Dr. Robert DuPont got a phone call one day to ask him about nuclear power. His specialty is phobias, people whose behavior is restricted by all the what ifs in their lives. A journalist persuaded him to watch 11 years of media coverage on US nuclear power, coverage dominated by what ifs. From a PBS interview:
[F]ear is very important, because danger is around the corner. And fear is a way of signaling that there might be a problem ahead. It’s a reaction to the possibility of a predator lurking behind that bush when you’re out walking. So I think being able to anticipate dangers is very important.
Yet nuclear power’s safety record is excellent. So what accounts for public perception? After all, fear of what ifs doesn’t do us much good.
Well, there are a number of factors. One is that the threat is concentrated. It’s the fear like Three Mile Island. A reporter said off the record that if the public only knew, the East Coast of the United States was almost destroyed. Well, of course, nothing like that happened, but that was in his mind. And he thought about that. So it’s a cataclysmic event that really gets people going. It’s a risk people don’t control. People accept tremendous risk if they control it. But if it’s controlled by somebody else, they can’t accept it. If it’s perceived as needed, people will accepted it; whereas if it’s not perceived as needed, they will dismiss it. The problem of familiarity is probably the most important. And that is when we’re familiar with something, we don’t fear it. But when it’s alien, when it’s unfamiliar, we fear it more.
And on all four counts, nuclear power generates fear. It’s a cataclysmic accident that people are concerned about, some desperate kind of thing. It’s controlled by “them”, the utilities or the government, the scientists, or whoever it is, that is perceived as being the bad guys. It’s unfamiliar to most people. And most people feel they don’t really need nuclear power; that they can get their power from coal or oil or windmills or some other basis. They don’t really need the nuclear power.
photo credit DuPont’s work antedates driving while texting.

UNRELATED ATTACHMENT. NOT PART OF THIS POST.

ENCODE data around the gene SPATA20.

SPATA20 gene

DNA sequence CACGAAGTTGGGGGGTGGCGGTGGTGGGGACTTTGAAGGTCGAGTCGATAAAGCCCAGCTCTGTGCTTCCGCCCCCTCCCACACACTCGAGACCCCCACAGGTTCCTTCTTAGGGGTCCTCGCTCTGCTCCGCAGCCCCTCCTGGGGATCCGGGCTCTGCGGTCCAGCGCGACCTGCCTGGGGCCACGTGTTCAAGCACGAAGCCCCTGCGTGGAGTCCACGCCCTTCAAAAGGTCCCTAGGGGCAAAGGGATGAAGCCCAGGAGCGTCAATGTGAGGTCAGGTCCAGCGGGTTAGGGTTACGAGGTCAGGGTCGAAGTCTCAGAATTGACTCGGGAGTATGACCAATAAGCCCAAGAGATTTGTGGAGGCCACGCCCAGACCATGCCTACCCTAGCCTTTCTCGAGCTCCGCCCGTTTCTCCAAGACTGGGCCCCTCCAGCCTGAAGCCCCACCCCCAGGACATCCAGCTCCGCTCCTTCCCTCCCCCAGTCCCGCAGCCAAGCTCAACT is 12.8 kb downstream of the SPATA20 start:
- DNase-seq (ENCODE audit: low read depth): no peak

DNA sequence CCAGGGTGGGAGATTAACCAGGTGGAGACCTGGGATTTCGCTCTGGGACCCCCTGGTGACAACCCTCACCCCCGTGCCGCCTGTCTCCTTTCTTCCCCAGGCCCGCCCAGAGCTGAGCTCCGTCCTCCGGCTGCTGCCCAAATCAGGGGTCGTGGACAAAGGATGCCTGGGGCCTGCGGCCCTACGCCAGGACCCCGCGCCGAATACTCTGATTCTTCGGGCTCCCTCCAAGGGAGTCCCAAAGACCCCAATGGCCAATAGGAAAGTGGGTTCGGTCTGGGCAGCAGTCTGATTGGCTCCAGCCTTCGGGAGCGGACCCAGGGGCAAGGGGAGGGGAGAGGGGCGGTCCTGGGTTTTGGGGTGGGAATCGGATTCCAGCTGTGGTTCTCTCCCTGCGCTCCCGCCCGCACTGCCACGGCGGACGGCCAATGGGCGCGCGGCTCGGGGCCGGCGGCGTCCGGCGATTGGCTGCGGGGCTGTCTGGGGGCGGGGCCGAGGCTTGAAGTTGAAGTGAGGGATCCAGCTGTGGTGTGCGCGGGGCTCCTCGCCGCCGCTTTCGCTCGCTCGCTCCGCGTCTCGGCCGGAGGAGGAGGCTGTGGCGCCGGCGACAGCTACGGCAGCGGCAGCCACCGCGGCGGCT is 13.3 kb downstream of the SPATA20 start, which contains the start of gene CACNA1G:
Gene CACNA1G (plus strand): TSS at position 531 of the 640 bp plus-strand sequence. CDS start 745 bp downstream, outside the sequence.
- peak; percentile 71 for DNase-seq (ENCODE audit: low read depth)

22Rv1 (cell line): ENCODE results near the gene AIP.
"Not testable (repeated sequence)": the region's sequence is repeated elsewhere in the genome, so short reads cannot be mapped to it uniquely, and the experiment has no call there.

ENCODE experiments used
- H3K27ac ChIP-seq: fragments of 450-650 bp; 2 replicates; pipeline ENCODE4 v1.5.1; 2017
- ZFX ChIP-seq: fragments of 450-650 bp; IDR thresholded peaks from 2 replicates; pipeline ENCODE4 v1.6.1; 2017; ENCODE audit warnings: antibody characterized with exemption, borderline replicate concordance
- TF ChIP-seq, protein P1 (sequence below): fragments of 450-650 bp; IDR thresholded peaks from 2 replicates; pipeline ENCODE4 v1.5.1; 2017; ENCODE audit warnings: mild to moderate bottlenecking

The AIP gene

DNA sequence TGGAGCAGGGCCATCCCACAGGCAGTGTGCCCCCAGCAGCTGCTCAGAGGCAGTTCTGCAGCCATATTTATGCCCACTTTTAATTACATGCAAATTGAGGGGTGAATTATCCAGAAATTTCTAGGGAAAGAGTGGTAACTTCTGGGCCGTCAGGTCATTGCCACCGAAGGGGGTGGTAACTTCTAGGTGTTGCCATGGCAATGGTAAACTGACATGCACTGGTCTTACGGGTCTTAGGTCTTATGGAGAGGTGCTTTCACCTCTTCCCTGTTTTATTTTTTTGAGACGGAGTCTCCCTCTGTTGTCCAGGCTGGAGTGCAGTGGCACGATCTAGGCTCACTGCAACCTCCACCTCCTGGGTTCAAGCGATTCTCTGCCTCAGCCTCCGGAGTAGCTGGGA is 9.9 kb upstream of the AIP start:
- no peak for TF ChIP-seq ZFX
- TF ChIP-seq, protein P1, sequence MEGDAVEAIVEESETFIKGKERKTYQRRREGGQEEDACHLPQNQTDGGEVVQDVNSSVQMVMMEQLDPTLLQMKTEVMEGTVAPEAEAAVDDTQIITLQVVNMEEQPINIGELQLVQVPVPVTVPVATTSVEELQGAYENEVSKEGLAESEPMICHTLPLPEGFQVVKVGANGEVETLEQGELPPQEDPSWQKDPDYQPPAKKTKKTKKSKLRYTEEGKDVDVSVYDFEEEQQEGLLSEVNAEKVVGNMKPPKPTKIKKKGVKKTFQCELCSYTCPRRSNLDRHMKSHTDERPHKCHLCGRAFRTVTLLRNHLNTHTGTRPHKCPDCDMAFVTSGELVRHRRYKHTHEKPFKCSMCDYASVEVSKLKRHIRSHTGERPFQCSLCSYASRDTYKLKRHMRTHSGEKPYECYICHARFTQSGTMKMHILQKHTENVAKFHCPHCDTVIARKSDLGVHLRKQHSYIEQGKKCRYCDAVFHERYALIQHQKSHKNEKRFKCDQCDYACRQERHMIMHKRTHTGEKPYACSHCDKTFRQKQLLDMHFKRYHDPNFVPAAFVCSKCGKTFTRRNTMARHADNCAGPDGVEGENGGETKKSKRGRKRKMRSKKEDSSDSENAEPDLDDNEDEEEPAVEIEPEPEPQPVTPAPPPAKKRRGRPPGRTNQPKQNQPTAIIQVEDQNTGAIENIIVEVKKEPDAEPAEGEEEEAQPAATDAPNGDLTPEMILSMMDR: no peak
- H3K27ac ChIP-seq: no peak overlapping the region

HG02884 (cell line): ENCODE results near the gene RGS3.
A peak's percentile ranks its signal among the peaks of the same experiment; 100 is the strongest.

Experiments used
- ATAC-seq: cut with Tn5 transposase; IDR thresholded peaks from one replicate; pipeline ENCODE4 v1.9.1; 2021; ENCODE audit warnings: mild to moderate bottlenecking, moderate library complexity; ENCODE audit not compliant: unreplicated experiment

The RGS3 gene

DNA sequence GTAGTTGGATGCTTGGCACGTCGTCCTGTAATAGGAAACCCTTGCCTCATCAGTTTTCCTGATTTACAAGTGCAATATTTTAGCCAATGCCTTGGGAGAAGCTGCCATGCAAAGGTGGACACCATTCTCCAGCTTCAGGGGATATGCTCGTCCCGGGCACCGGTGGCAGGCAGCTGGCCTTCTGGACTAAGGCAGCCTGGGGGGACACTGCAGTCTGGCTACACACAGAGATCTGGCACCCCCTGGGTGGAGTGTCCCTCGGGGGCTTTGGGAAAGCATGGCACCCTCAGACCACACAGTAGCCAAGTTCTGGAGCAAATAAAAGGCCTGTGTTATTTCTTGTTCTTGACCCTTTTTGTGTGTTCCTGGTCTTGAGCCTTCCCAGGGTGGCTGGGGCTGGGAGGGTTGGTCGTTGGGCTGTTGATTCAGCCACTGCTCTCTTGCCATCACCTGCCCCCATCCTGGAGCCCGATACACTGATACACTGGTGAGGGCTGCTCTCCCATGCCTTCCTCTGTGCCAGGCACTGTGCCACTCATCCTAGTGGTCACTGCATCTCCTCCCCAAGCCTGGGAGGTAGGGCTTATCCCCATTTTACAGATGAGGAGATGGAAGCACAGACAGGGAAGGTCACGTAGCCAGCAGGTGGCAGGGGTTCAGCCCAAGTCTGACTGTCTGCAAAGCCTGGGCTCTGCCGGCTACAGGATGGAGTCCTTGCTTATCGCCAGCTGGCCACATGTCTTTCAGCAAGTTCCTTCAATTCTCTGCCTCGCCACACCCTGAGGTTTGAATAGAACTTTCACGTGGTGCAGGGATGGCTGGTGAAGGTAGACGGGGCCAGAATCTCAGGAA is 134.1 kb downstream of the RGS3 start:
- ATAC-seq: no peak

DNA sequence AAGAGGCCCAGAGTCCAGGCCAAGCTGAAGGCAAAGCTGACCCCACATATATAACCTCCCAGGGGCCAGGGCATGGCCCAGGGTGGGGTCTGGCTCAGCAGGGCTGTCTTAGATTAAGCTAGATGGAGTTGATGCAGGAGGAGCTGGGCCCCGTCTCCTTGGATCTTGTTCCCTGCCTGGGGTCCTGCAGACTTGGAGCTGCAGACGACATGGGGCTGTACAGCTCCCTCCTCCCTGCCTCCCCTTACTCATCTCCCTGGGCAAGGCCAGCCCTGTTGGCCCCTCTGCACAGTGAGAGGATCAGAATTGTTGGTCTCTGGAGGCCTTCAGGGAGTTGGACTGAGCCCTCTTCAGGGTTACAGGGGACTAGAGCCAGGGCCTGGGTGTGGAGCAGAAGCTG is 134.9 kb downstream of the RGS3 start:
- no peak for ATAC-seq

In contrast to the what ifs toward nuclear power, often our reaction to fear is insufficient. I hear this frequently as, “Well, we have to die of something” when people talk about cigarettes, alcohol, and coal use (direct pollution from coal still kills more people yearly than climate change). DuPont says,
The capacity of human fear to be eroded by repetition, by familiarity, is unlimited. It is just an amazing thing, that no matter what the risk is, if the thing is repeated over and over again, there’s no fear. There’s no protection from the fear. People will continue to do something over and over again, even if it has a terrible probability of a disaster.
And the single best example of that is cigarette smoking. Everybody knows cigarette smoking is lethal. There is no question about that. It’s not debated. It’s known that it’s lethal. And we have 55 million people who not only voluntarily smoke, but who pay billions of dollars, $40 billion a year, for the privilege of killing themselves with this known lethal agent. Now, if fear were really protecting us, you couldn’t have any smokers. It would be impossible. So you realize that fear is a very imperfect shield against health risks….
So simply getting rid of fear is not a health-promoting goal. What’s important in both cases is to have the fear be realistic; that the fear fits the facts of the risk. And from my point of view, the contrast is very clear. With respect to drug abuse, we want more fear; and with respect to nuclear power, we want less fear in terms of a public health or the public interest goals.
So what can we do?
It’s quite remarkable to me, the number of Americans who hold anti-nuclear views. For them it’s like motherhood and apple pie. I mean, they don’t even get to the point of asking a question of what it is that’s going on. It’s just taken for granted.
Perhaps the first step for anti-nuclear power people is to ask a question. “What about nuclear waste?” is a statement, what are your questions?
Nuclear phobia–phobic thinking about nuclear power: A discussion with Robert L. DuPont was published in 1980, and is now out of print.
image credit. China is more dangerous than the US, where National Academy of Science estimates 10,000 die from coal power pollution each year. Chernobyl (pdf) has killed 50 – 60 so far, with up to 4,000 more deaths possible over the next 6 decades from that initial exposure.
scary? image showing water vapor, from an anti-nuclear site
Sometimes people tell me that they are also opposed to people dying from coal power. But nationwide, is there is much fascination with the sins of coal power? Texting while driving gets surprisingly little attention among the public compared to concerns about brain cancer from cell phone radiation, even though brain cancer rates have declined since 1987.
I’m interested in how people challenge this tendency in ourselves and others to apply worry disproportionate to actual risk.